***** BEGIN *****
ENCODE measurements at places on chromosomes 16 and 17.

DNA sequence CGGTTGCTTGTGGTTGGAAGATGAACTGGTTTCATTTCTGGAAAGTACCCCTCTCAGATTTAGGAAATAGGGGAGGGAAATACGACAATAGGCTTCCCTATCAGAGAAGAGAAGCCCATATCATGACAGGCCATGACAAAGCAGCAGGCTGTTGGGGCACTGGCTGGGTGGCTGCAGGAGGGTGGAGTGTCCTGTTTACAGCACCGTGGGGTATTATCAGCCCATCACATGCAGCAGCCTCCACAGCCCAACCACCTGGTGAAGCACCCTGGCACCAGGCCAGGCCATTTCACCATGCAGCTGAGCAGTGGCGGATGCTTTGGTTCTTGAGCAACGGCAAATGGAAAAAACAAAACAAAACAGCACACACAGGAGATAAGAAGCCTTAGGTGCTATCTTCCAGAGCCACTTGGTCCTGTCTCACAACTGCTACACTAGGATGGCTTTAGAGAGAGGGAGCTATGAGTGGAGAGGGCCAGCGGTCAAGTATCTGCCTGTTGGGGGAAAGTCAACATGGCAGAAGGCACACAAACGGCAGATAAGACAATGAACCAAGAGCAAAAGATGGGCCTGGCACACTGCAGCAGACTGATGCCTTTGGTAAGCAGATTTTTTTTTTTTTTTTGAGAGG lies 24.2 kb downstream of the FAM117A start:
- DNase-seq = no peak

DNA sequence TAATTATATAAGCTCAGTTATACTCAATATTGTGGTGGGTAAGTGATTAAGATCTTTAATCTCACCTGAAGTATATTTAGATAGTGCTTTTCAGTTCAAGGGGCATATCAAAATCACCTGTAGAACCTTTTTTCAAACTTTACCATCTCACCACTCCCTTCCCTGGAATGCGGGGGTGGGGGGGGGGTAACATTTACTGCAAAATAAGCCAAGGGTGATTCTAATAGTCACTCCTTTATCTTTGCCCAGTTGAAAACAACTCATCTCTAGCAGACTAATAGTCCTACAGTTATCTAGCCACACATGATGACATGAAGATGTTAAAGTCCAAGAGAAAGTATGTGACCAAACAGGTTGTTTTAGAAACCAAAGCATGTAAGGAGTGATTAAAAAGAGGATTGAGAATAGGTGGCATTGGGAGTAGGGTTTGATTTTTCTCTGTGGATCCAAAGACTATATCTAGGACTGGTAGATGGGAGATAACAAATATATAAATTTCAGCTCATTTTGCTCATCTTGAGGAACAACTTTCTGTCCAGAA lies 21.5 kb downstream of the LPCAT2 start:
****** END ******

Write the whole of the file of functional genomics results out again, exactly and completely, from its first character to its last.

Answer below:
ENCODE measurements at places on chromosomes 16 and 17.

DNA sequence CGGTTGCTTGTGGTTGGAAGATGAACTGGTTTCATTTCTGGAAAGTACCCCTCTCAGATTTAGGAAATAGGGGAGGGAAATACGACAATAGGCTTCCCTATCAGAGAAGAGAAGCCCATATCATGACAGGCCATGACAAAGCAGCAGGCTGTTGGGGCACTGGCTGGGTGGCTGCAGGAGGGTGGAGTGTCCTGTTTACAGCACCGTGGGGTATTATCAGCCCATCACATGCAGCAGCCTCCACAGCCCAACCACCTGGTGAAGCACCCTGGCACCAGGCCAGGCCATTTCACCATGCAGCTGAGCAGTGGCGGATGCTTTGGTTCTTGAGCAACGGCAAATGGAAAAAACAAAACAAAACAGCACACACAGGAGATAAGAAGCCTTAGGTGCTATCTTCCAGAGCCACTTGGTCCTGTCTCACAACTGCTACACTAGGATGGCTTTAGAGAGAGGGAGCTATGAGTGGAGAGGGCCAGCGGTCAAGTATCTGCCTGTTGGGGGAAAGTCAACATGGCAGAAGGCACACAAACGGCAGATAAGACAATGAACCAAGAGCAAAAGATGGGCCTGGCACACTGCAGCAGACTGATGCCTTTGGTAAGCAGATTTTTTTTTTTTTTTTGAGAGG lies 24.2 kb downstream of the FAM117A start:
- DNase-seq = no peak

DNA sequence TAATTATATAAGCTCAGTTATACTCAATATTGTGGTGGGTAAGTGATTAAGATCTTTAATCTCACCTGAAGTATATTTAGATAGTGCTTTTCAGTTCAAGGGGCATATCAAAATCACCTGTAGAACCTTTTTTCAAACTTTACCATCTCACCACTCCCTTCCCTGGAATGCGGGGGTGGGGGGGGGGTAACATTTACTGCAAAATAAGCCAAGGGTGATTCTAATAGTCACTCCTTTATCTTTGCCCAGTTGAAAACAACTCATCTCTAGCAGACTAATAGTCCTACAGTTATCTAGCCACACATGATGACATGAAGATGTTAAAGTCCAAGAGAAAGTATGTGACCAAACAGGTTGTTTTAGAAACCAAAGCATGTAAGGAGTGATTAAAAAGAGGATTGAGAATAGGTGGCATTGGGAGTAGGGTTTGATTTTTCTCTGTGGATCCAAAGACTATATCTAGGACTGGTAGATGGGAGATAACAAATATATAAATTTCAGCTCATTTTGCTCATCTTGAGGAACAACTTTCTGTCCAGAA lies 21.5 kb downstream of the LPCAT2 start: